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Atmospheric Measurement Techniques An interactive open-access journal of the European Geosciences Union
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Volume 9, issue 7
Atmos. Meas. Tech., 9, 3245–3262, 2016
© Author(s) 2016. This work is distributed under
the Creative Commons Attribution 3.0 License.
Atmos. Meas. Tech., 9, 3245–3262, 2016
© Author(s) 2016. This work is distributed under
the Creative Commons Attribution 3.0 License.

Research article 25 Jul 2016

Research article | 25 Jul 2016

Ion mobility spectrometry–mass spectrometry (IMS–MS) for on- and offline analysis of atmospheric gas and aerosol species

Jordan E. Krechmer1,2, Michael Groessl3, Xuan Zhang4, Heikki Junninen5, Paola Massoli4, Andrew T. Lambe4,6, Joel R. Kimmel3,4, Michael J. Cubison3, Stephan Graf3, Ying-Hsuan Lin7,a, Sri H. Budisulistiorini7,b, Haofei Zhang7,c, Jason D. Surratt7, Richard Knochenmuss3, John T. Jayne4, Douglas R. Worsnop4,5, Jose-Luis Jimenez1,2, and Manjula R. Canagaratna4 Jordan E. Krechmer et al.
  • 1Cooperative Institute for Research in Environmental Sciences (CIRES), Boulder, Colorado 80309, USA
  • 2Department of Chemistry and Biochemistry, University of Colorado, Boulder, Colorado 80309, USA
  • 3TOFWERK, 3600, Thun, Switzerland
  • 4Center for Aerosol and Cloud Chemistry, Aerodyne Research, Billerica, Massachusetts 01821, USA
  • 5Department of Physics, University of Helsinki, 00014, Helsinki, Finland
  • 6Chemistry Department, Boston College, Chestnut Hill, Massachusetts 02467, USA
  • 7Department of Environmental Sciences and Engineering, Gillings School of Global Public Health, The University of North Carolina at Chapel Hill, North Carolina, USA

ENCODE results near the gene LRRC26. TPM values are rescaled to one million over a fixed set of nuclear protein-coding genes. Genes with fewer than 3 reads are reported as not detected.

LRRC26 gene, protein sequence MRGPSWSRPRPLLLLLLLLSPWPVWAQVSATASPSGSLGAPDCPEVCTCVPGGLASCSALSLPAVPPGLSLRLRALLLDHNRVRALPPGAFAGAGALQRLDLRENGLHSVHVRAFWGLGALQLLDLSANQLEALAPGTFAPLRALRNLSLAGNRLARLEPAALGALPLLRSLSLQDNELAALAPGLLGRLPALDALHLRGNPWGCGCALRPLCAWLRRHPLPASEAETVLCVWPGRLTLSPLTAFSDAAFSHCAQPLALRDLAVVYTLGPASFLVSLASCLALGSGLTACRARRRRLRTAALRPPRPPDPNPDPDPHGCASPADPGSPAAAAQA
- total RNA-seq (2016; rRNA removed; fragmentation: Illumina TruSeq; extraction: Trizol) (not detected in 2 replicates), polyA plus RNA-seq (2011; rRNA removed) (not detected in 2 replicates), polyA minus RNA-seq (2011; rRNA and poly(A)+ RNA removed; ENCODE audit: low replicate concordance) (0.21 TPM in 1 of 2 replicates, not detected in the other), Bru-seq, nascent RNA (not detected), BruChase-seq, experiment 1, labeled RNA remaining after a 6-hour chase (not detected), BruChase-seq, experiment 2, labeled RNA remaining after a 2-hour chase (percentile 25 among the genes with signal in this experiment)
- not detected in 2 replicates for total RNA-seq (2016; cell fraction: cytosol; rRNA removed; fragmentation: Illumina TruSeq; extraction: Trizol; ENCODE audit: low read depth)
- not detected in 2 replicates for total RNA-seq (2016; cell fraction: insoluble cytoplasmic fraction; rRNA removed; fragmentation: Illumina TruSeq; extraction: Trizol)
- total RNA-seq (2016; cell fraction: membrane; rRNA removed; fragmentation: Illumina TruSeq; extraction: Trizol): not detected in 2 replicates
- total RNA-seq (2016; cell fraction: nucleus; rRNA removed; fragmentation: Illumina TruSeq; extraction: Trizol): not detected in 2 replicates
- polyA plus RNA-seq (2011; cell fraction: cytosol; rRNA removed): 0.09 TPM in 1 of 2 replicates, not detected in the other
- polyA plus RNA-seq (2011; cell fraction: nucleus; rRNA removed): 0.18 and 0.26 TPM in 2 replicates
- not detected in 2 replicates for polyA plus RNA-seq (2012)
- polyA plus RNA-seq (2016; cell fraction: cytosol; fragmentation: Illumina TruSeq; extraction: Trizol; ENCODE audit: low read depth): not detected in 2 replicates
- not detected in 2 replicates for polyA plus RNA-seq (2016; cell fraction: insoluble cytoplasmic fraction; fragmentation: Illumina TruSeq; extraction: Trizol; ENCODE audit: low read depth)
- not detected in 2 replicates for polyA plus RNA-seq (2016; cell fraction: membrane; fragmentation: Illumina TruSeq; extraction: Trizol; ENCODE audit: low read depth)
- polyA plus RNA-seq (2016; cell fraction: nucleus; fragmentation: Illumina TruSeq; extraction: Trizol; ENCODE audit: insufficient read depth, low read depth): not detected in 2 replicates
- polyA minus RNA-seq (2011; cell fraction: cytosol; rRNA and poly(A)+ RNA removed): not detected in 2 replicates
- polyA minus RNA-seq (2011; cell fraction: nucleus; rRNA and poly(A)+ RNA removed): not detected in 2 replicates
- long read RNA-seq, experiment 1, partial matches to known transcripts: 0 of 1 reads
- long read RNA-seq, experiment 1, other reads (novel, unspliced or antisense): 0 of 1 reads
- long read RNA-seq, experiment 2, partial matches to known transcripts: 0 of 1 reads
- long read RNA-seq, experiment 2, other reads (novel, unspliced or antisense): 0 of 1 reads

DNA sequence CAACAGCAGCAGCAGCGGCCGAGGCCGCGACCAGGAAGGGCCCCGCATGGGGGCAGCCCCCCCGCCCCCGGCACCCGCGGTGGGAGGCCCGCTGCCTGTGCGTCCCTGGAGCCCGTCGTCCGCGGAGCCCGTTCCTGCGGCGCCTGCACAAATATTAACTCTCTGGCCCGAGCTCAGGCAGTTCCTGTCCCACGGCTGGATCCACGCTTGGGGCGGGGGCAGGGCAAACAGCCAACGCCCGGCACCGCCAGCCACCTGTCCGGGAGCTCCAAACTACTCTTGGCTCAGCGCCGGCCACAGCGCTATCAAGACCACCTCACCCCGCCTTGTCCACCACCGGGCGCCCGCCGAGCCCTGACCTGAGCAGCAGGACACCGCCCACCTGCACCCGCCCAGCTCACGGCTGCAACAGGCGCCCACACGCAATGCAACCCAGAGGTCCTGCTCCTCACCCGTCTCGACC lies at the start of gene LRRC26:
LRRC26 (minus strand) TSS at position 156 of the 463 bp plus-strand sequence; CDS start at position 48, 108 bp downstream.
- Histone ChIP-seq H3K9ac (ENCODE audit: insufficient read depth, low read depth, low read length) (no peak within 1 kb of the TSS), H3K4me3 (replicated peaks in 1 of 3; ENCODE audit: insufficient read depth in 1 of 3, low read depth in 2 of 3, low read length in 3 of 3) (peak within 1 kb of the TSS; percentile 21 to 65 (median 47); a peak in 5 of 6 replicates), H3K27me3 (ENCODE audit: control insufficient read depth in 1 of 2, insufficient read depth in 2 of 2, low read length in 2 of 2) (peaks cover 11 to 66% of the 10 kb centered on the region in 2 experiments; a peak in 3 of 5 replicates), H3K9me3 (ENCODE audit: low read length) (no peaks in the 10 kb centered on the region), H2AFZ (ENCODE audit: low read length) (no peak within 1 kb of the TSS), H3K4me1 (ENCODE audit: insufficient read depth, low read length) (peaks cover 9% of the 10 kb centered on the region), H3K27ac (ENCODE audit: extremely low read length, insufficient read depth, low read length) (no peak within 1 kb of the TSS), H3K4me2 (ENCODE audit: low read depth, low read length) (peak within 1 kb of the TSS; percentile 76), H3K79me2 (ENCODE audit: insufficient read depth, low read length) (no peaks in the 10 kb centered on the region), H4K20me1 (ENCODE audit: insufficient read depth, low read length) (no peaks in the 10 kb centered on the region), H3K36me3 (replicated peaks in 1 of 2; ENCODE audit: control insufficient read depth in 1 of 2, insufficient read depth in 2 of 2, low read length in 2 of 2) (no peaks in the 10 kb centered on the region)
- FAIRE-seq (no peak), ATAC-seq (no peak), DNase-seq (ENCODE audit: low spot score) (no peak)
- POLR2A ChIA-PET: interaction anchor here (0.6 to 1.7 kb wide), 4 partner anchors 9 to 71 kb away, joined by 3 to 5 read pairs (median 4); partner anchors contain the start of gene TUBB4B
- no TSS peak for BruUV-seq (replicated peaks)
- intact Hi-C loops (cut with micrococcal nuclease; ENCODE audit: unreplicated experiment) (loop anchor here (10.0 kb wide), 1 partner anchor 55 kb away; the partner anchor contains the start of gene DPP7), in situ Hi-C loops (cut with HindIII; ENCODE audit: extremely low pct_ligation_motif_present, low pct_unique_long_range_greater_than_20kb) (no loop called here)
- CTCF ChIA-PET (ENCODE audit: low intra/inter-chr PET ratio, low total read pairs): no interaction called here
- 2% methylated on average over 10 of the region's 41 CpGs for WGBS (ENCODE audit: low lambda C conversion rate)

• anow at: Michigan Society of Fellows, Department of Chemistry, University of Michigan, Ann Arbor, Michigan, USA
  • bnow at: Earth Observatory of Singapore, Nanyang Technological University, Singapore
  • cnow at: Department of Environmental Science, Policy, and Management, University of California, Berkeley, California, USA

Abstract. Measurement techniques that provide molecular-level information are needed to elucidate the multiphase processes that produce secondary organic aerosol (SOA) species in the atmosphere. Here we demonstrate the application of ion mobility spectrometry-mass spectrometry (IMS–MS) to the simultaneous characterization of the elemental composition and molecular structures of organic species in the gas and particulate phases. Molecular ions of gas-phase organic species are measured online with IMS–MS after ionization with a custom-built nitrate chemical ionization (CI) source. This CI–IMS–MS technique is used to obtain time-resolved measurements (5 min) of highly oxidized organic molecules during the 2013 Southern Oxidant and Aerosol Study (SOAS) ambient field campaign in the forested SE US. The ambient IMS–MS signals are consistent with laboratory IMS–MS spectra obtained from single-component carboxylic acids and multicomponent mixtures of isoprene and monoterpene oxidation products. Mass-mobility correlations in the 2-D IMS–MS space provide a means of identifying ions with similar molecular structures within complex mass spectra and are used to separate and identify monoterpene oxidation products in the ambient data that are produced from different chemical pathways. Water-soluble organic carbon (WSOC) constituents of fine aerosol particles that are not resolvable with standard analytical separation methods, such as liquid chromatography (LC), are shown to be separable with IMS–MS coupled to an electrospray ionization (ESI) source. The capability to use ion mobility to differentiate between isomers is demonstrated for organosulfates derived from the reactive uptake of isomers of isoprene epoxydiols (IEPOX) onto wet acidic sulfate aerosol. Controlled fragmentation of precursor ions by collisionally induced dissociation (CID) in the transfer region between the IMS and the MS is used to validate MS peak assignments, elucidate structures of oligomers, and confirm the presence of the organosulfate functional group.

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